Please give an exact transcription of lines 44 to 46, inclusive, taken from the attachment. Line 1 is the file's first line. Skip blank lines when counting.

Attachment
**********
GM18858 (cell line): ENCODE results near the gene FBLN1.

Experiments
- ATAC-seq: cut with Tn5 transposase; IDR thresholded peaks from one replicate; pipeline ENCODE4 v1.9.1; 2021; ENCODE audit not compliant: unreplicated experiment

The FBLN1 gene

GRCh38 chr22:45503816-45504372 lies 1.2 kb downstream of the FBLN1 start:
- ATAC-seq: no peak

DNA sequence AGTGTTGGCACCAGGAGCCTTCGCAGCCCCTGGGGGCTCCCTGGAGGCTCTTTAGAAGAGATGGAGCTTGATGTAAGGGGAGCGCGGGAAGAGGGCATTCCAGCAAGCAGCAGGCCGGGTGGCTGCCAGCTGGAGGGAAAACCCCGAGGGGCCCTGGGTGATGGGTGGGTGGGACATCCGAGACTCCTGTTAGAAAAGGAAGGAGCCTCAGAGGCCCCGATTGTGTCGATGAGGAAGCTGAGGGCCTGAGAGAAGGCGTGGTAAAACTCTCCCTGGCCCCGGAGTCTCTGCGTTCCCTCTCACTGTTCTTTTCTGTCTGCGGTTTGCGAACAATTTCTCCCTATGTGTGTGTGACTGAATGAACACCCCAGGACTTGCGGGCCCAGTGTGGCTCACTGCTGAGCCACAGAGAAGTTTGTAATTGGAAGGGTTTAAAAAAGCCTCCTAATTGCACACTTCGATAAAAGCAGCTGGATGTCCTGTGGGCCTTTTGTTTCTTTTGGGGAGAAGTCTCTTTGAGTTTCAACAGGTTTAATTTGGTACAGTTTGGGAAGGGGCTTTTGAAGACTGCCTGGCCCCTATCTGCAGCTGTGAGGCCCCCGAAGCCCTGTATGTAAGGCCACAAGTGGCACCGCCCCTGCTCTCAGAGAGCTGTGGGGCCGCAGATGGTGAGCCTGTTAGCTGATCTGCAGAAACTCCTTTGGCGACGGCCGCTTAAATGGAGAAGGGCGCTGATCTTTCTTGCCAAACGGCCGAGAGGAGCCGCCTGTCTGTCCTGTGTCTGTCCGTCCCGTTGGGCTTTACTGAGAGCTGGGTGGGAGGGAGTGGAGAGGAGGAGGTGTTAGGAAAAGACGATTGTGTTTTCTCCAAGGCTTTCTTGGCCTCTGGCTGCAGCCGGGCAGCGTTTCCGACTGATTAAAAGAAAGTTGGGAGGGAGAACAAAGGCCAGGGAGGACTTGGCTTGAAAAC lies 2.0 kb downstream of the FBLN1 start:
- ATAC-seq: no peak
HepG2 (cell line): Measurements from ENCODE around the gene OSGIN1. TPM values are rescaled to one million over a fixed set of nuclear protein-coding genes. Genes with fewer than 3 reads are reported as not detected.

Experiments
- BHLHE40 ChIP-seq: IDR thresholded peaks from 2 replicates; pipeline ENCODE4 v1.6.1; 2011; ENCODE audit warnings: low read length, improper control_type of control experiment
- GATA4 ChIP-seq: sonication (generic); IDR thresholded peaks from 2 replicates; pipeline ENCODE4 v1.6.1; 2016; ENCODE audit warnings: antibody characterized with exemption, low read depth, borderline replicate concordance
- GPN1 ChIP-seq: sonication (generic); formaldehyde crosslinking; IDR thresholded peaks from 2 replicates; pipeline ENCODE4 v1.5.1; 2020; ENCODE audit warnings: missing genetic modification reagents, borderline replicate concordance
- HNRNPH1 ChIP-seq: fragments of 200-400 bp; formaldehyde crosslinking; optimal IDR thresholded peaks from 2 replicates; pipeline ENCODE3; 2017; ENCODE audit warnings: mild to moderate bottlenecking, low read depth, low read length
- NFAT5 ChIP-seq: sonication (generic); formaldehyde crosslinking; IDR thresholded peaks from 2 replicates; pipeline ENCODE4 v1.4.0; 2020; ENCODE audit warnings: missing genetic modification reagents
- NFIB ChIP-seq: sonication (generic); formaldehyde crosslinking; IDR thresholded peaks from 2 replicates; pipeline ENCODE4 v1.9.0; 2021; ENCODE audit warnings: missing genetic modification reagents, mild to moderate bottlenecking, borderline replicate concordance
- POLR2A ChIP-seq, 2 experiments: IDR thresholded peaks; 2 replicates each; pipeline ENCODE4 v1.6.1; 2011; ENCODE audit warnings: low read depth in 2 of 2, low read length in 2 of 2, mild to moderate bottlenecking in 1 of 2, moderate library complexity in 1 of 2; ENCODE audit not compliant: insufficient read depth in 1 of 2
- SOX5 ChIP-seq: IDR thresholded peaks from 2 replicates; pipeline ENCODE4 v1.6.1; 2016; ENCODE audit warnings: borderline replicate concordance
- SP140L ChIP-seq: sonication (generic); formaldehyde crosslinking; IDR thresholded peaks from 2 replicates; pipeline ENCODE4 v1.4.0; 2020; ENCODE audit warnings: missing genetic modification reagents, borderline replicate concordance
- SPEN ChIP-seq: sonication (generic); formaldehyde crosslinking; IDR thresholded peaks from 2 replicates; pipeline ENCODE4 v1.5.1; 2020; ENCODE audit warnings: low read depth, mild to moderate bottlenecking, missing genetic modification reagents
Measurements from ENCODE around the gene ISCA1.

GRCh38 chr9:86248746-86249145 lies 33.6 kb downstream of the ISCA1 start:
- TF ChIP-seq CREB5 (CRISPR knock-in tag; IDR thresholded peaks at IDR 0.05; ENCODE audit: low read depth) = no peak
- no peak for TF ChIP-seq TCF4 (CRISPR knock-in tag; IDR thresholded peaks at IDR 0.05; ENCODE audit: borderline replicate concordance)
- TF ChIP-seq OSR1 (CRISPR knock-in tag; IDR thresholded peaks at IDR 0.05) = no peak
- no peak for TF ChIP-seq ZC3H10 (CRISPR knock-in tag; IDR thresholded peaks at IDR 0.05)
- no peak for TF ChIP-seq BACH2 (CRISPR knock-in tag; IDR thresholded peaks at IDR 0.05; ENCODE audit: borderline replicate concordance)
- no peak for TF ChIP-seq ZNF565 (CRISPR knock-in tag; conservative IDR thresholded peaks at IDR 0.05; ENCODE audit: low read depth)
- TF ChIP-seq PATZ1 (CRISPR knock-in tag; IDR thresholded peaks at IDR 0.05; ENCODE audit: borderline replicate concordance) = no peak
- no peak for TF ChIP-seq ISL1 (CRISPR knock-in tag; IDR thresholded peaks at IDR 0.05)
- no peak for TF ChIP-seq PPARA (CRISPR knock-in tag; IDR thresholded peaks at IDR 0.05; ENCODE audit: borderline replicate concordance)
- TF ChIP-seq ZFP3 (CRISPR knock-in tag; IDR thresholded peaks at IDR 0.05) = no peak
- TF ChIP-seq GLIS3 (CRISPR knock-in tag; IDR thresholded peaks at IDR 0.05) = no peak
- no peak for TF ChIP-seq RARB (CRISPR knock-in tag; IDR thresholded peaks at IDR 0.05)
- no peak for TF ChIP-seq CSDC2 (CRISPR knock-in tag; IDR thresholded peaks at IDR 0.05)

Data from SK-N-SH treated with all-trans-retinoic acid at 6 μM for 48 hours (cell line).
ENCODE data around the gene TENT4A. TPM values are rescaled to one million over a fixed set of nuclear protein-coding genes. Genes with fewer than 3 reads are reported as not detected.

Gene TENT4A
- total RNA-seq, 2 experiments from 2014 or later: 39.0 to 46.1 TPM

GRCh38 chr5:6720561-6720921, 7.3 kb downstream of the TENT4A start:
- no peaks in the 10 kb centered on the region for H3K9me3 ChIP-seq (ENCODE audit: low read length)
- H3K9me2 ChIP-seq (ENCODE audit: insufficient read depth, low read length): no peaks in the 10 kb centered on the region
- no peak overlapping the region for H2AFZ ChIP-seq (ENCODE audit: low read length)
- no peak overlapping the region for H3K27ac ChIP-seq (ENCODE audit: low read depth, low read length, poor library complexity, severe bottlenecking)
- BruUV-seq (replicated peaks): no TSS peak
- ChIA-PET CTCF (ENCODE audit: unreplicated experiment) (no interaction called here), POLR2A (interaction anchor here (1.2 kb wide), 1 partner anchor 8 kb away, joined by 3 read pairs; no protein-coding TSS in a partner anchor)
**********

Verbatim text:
- no peak overlapping the region for H3K27ac ChIP-seq (ENCODE audit: low read depth, low read length, poor library complexity, severe bottlenecking)
- BruUV-seq (replicated peaks): no TSS peak
- ChIA-PET CTCF (ENCODE audit: unreplicated experiment) (no interaction called here), POLR2A (interaction anchor here (1.2 kb wide), 1 partner anchor 8 kb away, joined by 3 read pairs; no protein-coding TSS in a partner anchor)